{ Rithm School Interview Prep Practice Part 2. }

Preparing for the Rithm School Interview

Great job getting through the first set of problems! It's time to practice a bit with some slightly more challenging problems to make sure you're ready for our technical interview.

To best prepare for the final stage of the Rithm School interview, make sure that you can solve each of these functions. You can also download a zip file with all of these functions and an HTML file that you can open to run automated tests to ensure you have solved the problem correctly.

Download a zip file containing tests and practice problems here

Running the tests for each practice problem

The steps to run the tests are exactly the same as the previous section.

Once you download the zip file containing the tests and practice problems, unzip the file and take a look at the contents of the folder. You will see that there is a JavaScript file for each problem that you need to solve.

You will also see that there is a readme.md file which contains instructions for each problem (you can also find these instructions below).

To make sure that you have solved each problem correctly, there is a file called tests.js which contain automated tests that will let you know if your solution is correct. Do not modify any code inside here, you do not need to write any tests yourself! To run these tests, open up the index.html file in a browser and when you do, you will see a series of red Xs which indicate that tests are failing.

When you open the index.html file, we recommend you click on the Spec List so that you can see each function and the tests associated with it. From there, you can click on an individual function to see only the tests for that specific function.

Once you have solved the problem correctly, the tests will pass and you will see green text instead of red.

We also recommend clicking on the Options button and unchecking the box for "run tests in random order".

Each of the tests check the example input and output that we provide for each problem, so if a test is failing, try the examples we provide for each function to make sure they are all working.

How to work through the practice problems

Before continuing to the list of problems, it's essential you develop some good habits around programming and practicing problem solving.

  • Don't start coding right away, take some time to write down your thoughts and problem solving process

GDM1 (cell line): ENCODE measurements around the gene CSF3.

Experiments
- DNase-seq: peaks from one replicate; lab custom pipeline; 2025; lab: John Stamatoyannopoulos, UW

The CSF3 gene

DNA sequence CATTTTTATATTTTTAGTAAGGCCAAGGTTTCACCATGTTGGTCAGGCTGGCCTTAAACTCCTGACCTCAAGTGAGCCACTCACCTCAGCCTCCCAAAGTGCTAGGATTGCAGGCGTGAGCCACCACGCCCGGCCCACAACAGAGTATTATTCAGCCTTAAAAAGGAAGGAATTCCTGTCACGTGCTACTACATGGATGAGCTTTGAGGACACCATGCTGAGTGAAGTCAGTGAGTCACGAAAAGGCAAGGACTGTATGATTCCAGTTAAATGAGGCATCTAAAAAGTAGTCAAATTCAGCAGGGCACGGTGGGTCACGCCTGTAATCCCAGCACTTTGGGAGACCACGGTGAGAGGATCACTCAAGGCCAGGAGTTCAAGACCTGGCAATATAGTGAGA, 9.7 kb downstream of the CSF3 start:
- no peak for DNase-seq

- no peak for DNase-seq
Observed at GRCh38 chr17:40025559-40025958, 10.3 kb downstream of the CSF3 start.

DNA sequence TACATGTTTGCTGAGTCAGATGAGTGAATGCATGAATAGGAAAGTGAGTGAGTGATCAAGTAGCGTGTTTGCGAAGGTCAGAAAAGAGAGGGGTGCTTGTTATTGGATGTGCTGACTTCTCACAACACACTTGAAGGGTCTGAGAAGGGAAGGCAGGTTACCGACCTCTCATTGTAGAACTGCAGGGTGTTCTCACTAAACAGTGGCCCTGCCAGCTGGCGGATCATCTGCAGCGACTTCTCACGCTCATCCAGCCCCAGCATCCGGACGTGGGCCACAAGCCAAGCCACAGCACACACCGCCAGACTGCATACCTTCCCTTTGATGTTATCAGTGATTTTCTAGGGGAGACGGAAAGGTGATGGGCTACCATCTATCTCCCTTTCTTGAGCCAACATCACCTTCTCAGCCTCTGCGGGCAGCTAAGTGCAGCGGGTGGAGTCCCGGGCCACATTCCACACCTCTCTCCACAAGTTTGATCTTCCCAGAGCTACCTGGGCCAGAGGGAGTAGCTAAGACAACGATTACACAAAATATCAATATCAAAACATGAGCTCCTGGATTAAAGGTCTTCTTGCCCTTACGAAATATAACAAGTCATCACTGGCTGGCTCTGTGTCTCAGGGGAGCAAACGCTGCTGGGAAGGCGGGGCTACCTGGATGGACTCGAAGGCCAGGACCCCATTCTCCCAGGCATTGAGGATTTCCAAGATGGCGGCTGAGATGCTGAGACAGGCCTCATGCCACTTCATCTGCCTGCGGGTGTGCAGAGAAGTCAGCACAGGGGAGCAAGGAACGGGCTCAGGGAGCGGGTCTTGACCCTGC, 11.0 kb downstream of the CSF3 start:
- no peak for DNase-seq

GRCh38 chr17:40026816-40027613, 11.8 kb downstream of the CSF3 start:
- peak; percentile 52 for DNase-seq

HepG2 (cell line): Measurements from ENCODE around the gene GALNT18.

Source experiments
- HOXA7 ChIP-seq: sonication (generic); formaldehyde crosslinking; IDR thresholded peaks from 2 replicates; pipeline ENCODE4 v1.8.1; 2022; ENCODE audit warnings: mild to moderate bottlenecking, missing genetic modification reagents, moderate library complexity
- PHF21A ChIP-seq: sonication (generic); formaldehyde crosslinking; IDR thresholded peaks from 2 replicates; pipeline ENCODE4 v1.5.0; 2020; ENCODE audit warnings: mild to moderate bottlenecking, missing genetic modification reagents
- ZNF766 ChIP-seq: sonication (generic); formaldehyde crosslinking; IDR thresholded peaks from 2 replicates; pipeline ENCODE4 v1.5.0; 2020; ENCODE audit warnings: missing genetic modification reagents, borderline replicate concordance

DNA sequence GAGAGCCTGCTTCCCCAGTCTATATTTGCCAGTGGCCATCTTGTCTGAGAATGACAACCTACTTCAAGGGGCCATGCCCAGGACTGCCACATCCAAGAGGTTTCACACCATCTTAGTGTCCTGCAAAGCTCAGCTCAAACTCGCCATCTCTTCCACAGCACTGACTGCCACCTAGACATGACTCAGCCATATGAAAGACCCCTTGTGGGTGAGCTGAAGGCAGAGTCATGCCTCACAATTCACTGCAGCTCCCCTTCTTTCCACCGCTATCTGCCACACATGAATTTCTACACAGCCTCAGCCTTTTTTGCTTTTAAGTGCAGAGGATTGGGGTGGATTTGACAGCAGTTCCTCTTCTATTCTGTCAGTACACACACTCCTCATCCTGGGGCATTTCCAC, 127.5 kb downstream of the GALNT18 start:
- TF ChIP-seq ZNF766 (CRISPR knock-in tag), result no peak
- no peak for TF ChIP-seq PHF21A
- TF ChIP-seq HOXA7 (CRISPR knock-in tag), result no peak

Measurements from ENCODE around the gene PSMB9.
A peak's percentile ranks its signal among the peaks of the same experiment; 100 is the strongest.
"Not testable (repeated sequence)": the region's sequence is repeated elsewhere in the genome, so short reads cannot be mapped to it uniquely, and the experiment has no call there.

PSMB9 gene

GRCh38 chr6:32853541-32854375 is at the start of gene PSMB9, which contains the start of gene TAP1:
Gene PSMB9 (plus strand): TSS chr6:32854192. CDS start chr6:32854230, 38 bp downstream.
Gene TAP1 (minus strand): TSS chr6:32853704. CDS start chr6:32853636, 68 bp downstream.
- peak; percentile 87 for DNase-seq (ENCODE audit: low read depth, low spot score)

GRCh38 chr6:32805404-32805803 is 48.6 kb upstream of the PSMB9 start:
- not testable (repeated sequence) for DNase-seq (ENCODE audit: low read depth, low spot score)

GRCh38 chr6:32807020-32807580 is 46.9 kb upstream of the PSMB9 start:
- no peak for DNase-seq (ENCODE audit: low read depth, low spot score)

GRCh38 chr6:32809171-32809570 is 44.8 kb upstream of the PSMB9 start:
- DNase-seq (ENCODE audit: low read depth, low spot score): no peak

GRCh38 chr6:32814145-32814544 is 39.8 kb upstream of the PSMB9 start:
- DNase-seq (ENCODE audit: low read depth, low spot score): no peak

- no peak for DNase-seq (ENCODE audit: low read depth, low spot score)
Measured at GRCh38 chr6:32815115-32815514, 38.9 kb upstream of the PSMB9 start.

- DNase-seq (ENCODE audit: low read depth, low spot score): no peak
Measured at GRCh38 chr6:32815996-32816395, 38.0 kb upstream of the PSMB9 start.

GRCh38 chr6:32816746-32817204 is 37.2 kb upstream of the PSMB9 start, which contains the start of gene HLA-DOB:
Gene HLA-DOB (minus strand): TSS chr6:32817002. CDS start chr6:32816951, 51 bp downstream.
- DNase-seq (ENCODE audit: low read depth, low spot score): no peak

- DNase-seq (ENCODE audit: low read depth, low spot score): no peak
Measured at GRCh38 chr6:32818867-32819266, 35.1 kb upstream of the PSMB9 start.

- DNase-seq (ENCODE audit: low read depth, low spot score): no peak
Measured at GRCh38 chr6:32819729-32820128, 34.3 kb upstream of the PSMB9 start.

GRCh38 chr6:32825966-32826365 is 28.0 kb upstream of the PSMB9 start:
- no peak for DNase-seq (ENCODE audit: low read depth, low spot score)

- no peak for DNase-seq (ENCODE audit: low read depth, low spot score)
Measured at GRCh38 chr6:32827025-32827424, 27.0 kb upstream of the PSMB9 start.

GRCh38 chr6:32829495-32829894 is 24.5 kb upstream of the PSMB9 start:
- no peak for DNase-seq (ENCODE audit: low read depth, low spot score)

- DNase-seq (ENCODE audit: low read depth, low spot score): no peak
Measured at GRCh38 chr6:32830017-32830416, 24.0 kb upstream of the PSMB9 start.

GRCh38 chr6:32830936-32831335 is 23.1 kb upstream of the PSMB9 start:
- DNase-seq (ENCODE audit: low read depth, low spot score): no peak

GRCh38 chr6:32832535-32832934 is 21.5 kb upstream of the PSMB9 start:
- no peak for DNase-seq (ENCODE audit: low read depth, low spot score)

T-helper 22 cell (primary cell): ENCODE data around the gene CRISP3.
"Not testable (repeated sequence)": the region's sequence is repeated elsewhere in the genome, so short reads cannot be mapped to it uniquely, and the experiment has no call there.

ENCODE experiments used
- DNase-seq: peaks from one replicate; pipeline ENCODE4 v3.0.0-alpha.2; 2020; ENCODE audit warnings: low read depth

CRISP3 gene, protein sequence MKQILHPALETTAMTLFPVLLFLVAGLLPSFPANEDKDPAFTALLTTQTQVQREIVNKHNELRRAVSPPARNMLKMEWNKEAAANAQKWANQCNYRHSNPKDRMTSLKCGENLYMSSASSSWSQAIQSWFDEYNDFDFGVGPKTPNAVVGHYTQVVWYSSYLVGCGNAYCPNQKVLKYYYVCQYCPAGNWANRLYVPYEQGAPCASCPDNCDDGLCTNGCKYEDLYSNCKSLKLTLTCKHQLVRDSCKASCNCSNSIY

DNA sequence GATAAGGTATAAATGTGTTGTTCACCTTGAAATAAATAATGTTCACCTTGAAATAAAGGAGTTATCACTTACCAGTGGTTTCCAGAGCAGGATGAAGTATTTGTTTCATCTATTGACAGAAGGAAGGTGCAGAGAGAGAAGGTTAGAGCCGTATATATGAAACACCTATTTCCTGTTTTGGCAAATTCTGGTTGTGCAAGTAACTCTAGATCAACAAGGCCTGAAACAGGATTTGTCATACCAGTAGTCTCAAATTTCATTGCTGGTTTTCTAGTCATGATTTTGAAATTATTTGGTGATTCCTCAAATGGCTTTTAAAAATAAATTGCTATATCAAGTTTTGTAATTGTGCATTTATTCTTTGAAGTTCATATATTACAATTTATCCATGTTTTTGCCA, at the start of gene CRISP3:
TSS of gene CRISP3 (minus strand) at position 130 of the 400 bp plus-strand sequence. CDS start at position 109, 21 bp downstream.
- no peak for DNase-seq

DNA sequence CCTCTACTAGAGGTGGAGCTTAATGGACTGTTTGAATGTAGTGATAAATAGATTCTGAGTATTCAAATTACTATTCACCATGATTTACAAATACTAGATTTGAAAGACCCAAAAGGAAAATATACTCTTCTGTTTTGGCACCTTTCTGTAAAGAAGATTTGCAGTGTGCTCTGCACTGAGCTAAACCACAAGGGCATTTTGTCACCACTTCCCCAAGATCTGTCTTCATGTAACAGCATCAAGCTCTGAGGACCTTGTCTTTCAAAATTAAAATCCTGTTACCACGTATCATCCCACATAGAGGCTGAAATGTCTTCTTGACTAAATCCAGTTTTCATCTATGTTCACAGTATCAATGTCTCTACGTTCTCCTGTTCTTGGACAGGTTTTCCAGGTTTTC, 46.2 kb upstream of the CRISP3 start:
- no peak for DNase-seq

• Do not look at the solution before solving the problem!
  • Make sure to run the tests for each practice problem.

calculateMonthlyOrders

Write a function called calculateMonthlyOrders that accepts an array of objects. Each object has one or more properties for months in the year and those properties each have a value which is a number. The function should return the sum of all the values of all the properties in all the objects.

Examples:

let orders = [{
  February: 1,
  March: 2,
  April: 2
},
{
  April: 1,
  May: 2,
  June: 2
}]

calculateMonthlyOrders(orders) // 10;

let orders = [{
  January: 100,
  February: 200,
  March: 300,
  April: 400,
  May: 500,
  June: 600,
  July: 700,
  August: 800,
  September: 900,
  October: 1000,
  November: 1100,
  December: 1200,
},
{
  January: 200,
  February: 300,
  March: 400,
  April: 500,
  May: 600,
  June: 700,
  July: 800,
  August: 900,
  September: 1000,
  October: 1100,
  November: 1200,
  December: 1300,
}];

calculateMonthlyOrders(orders); // 16800

collectOddsAndEvens

Write a function called collectOddsAndEvens that accepts an array of positive integers and returns an object with the count of odd numbers and the count of even numbers. The keys in the object should be "odd" and "even".

Examples:

collectOddsAndEvens([1, 2, 3, 4, 5, 6, 7, 8, 9]);
// { odd: 5, even: 4, });

collectOddsAndEvens([1, 2, 3, 4, 5, 6, 7, 8, 9, 10]);
// { odd: 5, even: 5, });

collectOddsAndEvens([1, 2, 3, 4, 5, 6, 7, 8, 9, 10, 11]);
// { odd: 6, even: 5,});

collectOddsAndEvens([1, 2, 3, 4, 5, 6, 7, 8, 9, 10, 11, 12]);
// { odd: 6, even: 6 });

collectOddsAndEvens([1, 2, 3, 4, 5, 6, 7, 8, 9, 10, 11, 12, 13]);
// { odd: 7, even: 6 });

collectOddsAndEvens([1, 2, 3, 4, 5, 6, 7, 8, 9, 10, 11, 12, 13, 14]);
// { odd: 7, even: 7 });

collectOddsAndEvens([1, 2, 3, 4, 5, 6, 7, 8, 9, 10, 11, 12, 13, 14, 15]);
// { odd: 8, even: 7 });

collectOddsAndEvens([1, 2, 3, 4, 5, 6, 7, 8, 9, 10, 11, 12, 13, 14, 15, 16]);
// { odd: 8, even: 8 });

countIfHasValue

Write a function called countIfHasValue which accepts an object where all of the values are arrays. It also accepts a numeric value that is being searched for. The function should return the number of arrays in which the searched-for value appears.

Examples:

let obj = {
  a: [1, 10, 3],
  b: [4, 1, 7],
  c: [7, 7, 7],
  d: [10, 7, 12]
};
countIfHasValue(obj, 1) // 2
countIfHasValue(obj, 7) // 3
countIfHasValue(obj, 10) // 2
countIfHasValue(obj, 13) // 0

countValidNumsInString

Write a function called countValidNumsInString which counts the number of valid numbers in a string.

Examples:

countValidNumsInString("") // 0
countValidNumsInString("1") // 1
countValidNumsInString("12") // 2
countValidNumsInString("12abc3") // 3
countValidNumsInString("1s2d3dsadas4") // 4
countValidNumsInString("512,3,4!?!") // 5
countValidNumsInString("123456") // 6

divideObject

Write a function called divideObject that accepts an object where the values are either strings or numbers. The function should return an array of arrays. The first subarray should contain a total of all of the numbers and the second subarray should contain a number which is the total of all the characters of all the strings.

Examples:

divideObject({
  first: "hi",
  second: "hello",
  third: "hey",
  fourth: 2,
  fifth: "fun",
  sixth: 10,